Nihilism and anarchy in Nikos Nikolaidis’ “Glykia Symmoria” [1983 Greece]

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Exploring Nikos Nikolaidis can be a bit of a challenge, because not only are his films not widely available – even the ones that are turn up without English subtitles, they’re also not properly remastered. One will have to use some imagination to guess what it must’ve felt like watching them in the cinema when they were first released. I suspect they would’ve been as visually sumptuous as a Marco Ferreri at his best – Nikolaidis is a man obsessed with his lighting and composition, and it shows even through these poor transfers presently available. His 1983 film “Glykia Symmoria” [Eng. Title: Sweet Bunch], for example.

Argyris and Marina have come to live with Sofia, a prostitute and girlfriend of their now dead friend, in a home replete with randomly stolen bric-a-brac – we’re given a hint of their possible political activism in the past, but they’re now just a shadow from their past – nothing more than petty thieves scrounging from society. One of their friends, Andreas, joins them after being released from prison, and Marina gets hooked on to him, until his chance meeting with porn actress Rosa. Rosa not only latches onto Andreas, but also moves in with the trio, much to the girls’ irritation. However, to win their trust and become accepted by the group, Rosa masterminds a plan to wipe clean the safe of a wealthy client of hers. The trio invite disaster upon themselves through their callous attitudes, and when it arrives, their lives, even if momentarily, will suddenly find a purpose…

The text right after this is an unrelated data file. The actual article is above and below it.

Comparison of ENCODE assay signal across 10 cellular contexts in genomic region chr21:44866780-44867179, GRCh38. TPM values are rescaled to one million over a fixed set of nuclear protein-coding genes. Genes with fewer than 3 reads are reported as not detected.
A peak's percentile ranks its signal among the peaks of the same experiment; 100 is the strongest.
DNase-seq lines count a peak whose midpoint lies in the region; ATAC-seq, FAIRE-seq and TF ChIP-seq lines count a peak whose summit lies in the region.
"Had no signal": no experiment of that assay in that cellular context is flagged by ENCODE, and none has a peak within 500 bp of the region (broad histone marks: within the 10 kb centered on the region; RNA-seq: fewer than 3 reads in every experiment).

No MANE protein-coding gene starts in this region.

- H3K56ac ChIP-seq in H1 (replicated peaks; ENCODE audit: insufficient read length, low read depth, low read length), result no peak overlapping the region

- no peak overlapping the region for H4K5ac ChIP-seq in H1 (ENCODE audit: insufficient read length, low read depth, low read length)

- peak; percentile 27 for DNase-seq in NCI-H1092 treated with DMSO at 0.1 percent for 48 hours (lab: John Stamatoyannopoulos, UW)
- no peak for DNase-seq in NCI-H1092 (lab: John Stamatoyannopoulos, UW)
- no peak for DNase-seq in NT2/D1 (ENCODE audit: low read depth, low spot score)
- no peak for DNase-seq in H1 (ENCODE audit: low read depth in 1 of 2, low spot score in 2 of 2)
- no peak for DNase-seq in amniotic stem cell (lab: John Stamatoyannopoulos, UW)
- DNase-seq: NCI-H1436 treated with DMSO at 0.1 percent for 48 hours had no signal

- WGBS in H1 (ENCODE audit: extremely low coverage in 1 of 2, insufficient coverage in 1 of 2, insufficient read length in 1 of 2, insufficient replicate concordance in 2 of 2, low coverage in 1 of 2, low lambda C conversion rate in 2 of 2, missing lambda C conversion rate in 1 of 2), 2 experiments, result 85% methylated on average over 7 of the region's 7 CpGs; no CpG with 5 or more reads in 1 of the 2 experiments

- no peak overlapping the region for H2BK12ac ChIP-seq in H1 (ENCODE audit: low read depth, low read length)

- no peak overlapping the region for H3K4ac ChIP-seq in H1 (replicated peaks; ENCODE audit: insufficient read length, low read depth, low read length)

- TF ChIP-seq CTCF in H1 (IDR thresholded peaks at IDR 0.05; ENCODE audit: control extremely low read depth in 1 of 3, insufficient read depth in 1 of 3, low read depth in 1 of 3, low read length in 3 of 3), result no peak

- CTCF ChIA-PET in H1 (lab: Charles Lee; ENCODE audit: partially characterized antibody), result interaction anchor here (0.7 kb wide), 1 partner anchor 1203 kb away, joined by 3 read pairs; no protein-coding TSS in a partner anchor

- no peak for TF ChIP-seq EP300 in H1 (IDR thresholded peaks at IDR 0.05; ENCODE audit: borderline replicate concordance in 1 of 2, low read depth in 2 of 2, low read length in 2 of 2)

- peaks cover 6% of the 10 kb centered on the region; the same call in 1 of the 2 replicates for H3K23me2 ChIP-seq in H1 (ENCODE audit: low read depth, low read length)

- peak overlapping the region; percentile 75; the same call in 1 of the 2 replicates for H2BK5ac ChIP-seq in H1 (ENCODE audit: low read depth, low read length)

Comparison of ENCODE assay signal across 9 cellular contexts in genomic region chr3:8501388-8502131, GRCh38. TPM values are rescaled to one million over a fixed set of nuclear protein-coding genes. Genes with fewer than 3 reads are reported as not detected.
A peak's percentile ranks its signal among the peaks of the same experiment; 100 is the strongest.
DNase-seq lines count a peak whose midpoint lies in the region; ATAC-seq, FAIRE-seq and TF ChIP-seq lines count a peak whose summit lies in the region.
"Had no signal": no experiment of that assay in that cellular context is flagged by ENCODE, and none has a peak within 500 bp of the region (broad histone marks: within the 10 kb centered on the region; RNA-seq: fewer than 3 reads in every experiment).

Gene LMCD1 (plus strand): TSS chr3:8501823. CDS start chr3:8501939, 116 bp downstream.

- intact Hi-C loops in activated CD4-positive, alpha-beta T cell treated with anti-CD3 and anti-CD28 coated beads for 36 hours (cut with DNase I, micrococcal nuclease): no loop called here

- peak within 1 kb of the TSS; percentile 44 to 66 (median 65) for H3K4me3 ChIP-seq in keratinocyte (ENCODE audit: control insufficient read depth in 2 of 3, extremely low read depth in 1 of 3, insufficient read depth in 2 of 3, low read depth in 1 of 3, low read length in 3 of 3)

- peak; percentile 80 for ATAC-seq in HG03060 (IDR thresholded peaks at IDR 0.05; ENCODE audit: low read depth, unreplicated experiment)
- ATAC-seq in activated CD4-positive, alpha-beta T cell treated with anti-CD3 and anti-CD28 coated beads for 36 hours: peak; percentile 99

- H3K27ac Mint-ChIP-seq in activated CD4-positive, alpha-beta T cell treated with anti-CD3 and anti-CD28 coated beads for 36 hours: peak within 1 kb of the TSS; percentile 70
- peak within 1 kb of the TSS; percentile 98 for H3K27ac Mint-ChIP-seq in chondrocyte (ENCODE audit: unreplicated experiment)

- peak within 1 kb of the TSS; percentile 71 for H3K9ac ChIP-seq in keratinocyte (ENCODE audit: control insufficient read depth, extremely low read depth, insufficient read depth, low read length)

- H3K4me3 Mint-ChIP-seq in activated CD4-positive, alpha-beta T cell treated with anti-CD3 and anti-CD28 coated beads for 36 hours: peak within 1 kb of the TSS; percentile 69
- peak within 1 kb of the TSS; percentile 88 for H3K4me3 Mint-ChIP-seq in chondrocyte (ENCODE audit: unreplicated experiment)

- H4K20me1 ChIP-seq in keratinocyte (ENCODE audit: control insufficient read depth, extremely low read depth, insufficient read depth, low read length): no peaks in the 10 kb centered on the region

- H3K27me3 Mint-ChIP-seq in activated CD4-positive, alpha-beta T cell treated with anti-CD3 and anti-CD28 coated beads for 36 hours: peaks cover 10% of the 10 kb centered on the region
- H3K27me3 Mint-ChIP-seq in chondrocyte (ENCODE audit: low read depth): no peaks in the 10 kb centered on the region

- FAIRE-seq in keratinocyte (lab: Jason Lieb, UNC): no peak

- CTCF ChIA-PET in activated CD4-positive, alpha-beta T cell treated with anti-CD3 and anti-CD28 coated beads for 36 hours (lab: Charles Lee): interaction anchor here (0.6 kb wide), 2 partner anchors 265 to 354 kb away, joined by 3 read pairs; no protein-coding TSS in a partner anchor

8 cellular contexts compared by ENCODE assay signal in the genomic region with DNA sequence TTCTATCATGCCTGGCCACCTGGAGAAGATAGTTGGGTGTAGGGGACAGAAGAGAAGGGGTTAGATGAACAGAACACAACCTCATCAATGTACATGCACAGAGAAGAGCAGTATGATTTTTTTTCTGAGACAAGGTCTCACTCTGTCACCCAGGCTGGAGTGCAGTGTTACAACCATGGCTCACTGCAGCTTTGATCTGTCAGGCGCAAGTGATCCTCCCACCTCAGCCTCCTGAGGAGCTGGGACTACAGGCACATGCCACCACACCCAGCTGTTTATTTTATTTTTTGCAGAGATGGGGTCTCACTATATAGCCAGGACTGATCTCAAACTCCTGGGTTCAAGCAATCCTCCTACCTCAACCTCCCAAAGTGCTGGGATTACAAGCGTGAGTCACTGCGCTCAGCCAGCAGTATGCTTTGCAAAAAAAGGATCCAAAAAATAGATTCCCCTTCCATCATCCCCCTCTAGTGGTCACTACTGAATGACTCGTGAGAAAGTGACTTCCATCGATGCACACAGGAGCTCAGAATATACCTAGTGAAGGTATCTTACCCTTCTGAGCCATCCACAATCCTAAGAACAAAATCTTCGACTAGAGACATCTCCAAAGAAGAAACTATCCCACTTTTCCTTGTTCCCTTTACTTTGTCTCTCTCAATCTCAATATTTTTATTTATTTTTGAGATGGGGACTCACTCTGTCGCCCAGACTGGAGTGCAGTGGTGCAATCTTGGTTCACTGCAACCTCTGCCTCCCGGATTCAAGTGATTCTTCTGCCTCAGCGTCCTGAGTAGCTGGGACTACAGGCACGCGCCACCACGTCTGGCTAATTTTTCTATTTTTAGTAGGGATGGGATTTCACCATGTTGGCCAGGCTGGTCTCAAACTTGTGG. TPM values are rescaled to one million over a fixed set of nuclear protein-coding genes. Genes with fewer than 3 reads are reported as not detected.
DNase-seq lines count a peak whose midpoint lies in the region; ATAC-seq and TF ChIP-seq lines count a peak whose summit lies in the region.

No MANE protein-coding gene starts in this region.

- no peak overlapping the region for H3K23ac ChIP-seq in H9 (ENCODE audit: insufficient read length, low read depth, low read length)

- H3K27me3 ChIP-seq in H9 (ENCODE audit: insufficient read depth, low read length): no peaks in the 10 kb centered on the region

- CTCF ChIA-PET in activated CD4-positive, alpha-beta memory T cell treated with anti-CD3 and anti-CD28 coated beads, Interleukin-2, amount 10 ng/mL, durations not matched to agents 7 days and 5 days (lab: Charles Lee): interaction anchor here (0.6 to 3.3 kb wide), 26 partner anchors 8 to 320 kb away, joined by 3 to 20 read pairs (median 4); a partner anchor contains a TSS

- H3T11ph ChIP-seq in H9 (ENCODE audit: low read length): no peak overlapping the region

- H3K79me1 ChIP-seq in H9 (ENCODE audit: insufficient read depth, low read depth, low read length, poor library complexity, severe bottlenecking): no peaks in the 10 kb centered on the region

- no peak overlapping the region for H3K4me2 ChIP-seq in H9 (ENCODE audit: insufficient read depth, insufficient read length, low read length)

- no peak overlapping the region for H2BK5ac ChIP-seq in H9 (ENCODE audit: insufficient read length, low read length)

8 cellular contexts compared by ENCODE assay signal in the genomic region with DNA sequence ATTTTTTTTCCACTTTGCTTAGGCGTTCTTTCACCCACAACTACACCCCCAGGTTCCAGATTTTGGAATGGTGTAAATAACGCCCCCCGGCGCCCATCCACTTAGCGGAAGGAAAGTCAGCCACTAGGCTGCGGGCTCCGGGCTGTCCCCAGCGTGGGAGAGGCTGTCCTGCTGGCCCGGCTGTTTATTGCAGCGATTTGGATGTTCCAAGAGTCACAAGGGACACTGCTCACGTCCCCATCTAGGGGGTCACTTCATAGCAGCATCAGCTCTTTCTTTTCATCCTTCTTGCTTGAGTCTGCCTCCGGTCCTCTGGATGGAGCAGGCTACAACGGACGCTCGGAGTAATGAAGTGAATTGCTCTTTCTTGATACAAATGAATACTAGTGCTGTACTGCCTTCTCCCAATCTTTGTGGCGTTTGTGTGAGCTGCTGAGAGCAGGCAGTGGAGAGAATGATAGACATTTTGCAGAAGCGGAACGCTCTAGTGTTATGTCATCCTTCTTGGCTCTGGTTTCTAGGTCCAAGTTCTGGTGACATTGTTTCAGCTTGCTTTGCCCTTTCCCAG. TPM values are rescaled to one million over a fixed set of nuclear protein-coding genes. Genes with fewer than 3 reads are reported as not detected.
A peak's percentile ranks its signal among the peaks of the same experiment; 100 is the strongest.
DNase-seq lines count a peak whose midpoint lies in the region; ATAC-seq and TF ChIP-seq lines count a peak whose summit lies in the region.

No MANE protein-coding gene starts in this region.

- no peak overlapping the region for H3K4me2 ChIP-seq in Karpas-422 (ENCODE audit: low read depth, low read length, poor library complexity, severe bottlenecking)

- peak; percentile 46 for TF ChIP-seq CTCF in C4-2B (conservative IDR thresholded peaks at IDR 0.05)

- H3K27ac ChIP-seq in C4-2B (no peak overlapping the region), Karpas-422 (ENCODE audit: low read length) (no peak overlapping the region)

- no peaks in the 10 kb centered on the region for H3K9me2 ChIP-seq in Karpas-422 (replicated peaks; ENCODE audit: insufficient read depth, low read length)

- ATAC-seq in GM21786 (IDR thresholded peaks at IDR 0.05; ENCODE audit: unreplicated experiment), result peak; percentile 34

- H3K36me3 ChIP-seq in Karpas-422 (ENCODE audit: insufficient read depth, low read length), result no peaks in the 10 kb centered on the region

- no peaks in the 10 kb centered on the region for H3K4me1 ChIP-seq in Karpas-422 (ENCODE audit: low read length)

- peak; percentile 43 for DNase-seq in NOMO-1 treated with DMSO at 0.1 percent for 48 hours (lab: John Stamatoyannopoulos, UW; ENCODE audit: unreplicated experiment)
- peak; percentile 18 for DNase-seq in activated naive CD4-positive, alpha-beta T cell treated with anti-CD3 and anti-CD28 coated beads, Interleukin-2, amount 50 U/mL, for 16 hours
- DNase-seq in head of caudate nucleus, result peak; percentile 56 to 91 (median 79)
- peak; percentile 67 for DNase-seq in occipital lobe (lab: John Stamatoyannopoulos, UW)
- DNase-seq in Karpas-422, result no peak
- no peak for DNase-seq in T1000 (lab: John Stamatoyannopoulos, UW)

Nikolaidis may have made the film a good few years before his better-known Singapore Sling, but it is not that far off in its nihilistic outlook and its portrayal of damaged and anarchic characters. This is however the more conventional of the two – more like a crime caper than a film-noir. The film also has a wicked sense of humour even during its darkest moments. The deliciously kitsch set design parodies elements from various genre-films of the time, both Hollywood and European, and the beautiful but totally incongruous soundtrack adds to the irony of the protagonists’ circumstances – of dreams gone sour, of ideals replaced with cynicism, of their reluctance to acknowledge true feelings, and their unwillingness to ‘conform’. While it is a shame that this film isn’t as widely known as some of its western contemporaries, it is one that nevertheless adds to the rich vocabulary of cinema, and is simply crying out to be rediscovered. Needless to say, this obscure gem is Highly Recommended Viewing..!




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